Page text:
First Active to delist as part of 887m takeover by Royal Bank of Scotland

THE bell tolls for First Active’s short life as a publicly-quoted company tomorrow.

Shares in the former First National building society will be traded for the last time in Dublin before the company delists on Monday as part of its 887 million takeover by Royal Bank of Scotland.

Investors who watched First Active shares jump by over 30% from 4.65 to 6.13, when details of the takeover were announced on October 6, will think kindly of chief executive Cormac McCarthy, who delivered a deal that few would have thought possible as recently as 2000. Back then, the share price languished around the 2 mark as a series of boardroom changes, high-profile departures and strategy rethinks left investors looking for the least painful way out.

The company will dispatch payments to shareholders by January 19. Shareholders who received free shares when First Active converted from mutual status in 1998 can look forward to typical payments of between 3,000 and 6,150. These payments will be subject to Capital Gains Tax (CGT) at a rate of 20%, resulting in bills of up to 1,230, although most investors will be able to offset the annual CGT exemption threshold of 1,270 to reduce this liability to 976. First Active will offer shareholders a special deposit account for a limited time. while they make up their minds how to deal with their windfall.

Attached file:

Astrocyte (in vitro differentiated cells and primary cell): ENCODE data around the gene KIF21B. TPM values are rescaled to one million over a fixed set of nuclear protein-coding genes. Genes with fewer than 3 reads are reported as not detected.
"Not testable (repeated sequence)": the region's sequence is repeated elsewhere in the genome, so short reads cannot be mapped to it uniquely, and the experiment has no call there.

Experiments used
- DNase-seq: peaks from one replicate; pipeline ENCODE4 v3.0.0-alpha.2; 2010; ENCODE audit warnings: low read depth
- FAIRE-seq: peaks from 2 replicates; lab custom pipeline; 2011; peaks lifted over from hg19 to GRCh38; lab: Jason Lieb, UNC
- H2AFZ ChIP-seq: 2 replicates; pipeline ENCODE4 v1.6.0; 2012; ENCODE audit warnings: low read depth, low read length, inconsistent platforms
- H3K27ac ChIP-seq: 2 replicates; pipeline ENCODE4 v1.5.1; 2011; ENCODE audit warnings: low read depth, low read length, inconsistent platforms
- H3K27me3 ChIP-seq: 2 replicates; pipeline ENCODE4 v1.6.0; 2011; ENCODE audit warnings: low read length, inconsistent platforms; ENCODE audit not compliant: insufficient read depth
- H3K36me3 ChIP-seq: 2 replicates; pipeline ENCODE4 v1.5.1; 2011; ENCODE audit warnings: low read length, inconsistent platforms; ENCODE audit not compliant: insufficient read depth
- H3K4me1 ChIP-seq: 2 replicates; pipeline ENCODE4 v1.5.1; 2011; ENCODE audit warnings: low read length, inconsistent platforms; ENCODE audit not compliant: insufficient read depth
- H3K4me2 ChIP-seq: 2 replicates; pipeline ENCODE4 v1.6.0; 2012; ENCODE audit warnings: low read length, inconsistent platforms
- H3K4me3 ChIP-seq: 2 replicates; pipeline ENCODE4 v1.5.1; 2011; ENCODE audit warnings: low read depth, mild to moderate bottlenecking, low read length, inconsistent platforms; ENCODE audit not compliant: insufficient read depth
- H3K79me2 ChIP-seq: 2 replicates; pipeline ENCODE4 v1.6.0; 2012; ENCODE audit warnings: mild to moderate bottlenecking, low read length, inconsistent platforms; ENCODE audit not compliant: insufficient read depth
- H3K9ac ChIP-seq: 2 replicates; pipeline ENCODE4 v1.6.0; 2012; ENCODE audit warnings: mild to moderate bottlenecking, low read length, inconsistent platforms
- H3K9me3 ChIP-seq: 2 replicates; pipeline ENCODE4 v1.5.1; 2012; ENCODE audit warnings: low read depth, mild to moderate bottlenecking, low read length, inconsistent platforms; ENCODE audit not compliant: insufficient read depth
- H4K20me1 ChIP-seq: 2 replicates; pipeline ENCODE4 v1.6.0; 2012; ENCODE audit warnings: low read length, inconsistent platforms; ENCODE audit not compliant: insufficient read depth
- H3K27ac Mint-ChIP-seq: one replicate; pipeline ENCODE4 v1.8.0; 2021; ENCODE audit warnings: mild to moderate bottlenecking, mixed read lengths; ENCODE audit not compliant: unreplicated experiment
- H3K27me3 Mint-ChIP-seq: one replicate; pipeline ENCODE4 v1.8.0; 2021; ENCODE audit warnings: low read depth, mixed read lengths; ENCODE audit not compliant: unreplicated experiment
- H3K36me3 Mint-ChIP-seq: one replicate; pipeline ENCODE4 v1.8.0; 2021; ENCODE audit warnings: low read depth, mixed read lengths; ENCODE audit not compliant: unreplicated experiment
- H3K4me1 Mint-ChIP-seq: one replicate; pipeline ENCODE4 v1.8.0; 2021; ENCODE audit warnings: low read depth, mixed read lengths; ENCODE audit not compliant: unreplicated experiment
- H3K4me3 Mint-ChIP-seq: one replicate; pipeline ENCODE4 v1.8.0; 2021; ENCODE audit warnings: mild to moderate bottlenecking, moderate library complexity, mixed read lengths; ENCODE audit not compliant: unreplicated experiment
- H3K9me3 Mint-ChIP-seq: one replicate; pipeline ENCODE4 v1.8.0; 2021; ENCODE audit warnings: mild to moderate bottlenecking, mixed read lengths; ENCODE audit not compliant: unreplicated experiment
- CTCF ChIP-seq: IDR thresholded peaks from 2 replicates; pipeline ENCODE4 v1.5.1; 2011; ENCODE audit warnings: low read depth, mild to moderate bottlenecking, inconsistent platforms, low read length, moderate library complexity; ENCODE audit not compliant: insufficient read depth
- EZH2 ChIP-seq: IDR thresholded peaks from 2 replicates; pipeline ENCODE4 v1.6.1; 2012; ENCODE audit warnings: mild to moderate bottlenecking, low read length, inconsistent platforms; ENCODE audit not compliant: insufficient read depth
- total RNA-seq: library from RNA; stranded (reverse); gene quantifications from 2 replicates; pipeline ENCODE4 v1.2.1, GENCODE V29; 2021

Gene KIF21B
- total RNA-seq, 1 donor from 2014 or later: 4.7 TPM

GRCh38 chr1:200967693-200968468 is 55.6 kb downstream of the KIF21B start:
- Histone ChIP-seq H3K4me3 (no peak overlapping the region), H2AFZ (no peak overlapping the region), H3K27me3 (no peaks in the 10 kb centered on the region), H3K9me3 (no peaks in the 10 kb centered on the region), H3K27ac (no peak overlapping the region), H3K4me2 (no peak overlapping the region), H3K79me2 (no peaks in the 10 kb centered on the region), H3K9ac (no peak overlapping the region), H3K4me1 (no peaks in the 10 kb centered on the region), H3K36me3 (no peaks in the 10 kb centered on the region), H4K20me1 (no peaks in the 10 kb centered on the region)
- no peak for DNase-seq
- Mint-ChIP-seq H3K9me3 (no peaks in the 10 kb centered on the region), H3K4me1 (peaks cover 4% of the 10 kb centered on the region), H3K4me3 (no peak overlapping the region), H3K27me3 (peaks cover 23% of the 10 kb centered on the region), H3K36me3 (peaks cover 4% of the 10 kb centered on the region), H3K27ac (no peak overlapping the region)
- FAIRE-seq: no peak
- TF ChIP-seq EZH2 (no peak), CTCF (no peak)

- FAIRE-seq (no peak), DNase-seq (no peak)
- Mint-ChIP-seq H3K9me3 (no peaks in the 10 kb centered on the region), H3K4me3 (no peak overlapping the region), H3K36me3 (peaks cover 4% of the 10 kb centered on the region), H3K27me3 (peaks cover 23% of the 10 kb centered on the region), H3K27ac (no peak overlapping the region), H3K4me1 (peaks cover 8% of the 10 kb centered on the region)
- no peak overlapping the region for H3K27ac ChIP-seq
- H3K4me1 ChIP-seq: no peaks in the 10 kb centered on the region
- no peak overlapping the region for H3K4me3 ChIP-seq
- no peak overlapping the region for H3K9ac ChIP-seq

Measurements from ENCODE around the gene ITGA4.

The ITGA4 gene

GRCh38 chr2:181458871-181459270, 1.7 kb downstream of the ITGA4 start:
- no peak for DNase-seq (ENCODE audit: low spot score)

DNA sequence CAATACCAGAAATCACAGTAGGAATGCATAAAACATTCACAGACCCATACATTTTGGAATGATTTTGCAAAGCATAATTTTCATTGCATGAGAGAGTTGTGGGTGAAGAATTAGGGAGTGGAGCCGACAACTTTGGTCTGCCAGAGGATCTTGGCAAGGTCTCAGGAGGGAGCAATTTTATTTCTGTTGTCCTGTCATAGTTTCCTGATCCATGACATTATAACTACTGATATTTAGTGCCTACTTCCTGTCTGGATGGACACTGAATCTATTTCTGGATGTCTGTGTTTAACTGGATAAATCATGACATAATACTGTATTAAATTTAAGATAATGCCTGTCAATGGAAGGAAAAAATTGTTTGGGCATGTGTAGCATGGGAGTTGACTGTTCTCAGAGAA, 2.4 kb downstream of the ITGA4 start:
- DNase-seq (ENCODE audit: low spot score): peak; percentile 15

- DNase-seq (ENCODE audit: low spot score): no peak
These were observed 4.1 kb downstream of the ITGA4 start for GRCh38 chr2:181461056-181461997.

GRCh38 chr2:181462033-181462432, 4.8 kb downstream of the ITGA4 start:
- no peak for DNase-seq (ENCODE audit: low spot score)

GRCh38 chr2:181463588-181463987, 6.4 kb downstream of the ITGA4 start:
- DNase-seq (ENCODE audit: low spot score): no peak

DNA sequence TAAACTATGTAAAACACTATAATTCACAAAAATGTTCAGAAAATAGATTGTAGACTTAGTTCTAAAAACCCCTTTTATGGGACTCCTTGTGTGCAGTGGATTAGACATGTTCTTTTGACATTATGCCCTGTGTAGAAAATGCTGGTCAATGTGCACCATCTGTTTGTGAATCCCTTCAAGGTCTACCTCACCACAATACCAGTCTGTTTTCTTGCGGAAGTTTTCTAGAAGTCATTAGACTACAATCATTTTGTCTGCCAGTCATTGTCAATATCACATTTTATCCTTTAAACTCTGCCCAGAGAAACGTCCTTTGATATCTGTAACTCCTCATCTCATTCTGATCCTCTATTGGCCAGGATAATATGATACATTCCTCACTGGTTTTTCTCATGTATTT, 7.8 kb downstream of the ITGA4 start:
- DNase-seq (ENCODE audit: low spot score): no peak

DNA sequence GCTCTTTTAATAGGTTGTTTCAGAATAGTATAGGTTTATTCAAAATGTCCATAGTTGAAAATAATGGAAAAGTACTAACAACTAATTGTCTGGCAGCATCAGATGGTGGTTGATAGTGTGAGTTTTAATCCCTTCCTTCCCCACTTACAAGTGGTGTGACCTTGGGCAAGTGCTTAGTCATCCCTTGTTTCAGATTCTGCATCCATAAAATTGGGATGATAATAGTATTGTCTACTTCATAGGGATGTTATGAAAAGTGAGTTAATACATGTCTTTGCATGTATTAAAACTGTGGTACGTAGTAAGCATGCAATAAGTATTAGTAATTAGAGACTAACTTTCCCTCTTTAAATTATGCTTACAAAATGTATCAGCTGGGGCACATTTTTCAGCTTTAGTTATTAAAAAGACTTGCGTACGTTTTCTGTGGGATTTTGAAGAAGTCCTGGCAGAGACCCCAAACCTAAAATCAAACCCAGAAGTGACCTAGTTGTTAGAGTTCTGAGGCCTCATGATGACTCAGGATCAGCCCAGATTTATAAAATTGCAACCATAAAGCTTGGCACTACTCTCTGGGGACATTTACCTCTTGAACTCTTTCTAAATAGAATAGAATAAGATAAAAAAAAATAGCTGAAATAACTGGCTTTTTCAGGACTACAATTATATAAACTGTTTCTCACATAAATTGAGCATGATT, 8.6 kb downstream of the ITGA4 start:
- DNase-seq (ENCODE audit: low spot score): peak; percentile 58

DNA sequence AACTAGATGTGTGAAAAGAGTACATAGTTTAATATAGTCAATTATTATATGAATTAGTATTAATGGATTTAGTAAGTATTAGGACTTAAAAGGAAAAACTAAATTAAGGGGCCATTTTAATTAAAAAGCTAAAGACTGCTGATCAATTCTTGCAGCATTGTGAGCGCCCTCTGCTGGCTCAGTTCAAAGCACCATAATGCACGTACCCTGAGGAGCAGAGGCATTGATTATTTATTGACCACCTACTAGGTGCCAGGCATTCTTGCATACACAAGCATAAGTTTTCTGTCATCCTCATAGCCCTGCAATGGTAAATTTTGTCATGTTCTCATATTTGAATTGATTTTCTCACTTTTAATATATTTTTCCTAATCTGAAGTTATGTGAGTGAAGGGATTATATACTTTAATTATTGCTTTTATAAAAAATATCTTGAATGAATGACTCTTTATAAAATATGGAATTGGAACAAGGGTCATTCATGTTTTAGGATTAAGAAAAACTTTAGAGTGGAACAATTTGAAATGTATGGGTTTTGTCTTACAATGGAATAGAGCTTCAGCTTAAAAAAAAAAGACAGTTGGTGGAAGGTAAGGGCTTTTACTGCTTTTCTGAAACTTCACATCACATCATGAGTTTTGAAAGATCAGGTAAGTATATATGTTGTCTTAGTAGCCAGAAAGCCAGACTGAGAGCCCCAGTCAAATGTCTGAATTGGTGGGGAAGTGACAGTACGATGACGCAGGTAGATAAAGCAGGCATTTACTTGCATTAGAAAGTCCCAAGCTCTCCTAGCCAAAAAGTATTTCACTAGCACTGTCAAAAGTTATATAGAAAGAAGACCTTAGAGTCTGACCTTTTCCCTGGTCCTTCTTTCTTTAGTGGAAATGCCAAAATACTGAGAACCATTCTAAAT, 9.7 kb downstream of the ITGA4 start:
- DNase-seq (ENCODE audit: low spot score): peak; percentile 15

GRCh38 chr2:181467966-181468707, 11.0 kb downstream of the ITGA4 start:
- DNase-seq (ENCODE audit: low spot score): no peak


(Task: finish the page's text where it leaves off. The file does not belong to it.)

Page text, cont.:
The Irish Stock Exchange will be less happy to see the end of First Active’s life as an independent entity. The exchange has been starved of new blood seeking a listing and has seen no flotations since Paddy Power came to the market in 2000. Since then, the exchange has struggled to shake off the image of a peripheral backwater and has suffered the losses of heavy-hitting large cap stocks like Eircom, Smurfit and Arnotts, as well as the fall from grace of former giant Elan and the aborted float of drinks group C&C.

The exchange has also watched from the sidelines as a number of companies with Irish connections have made their market debuts in London, such as music group Mean Fiddler and first aid product developer Alltracel Pharmaceuticals. Cork-based biopharmaceutical company EiRx Therapeutics will be the latest Irish company to look for funding in London when its planned flotation takes place on January 12.

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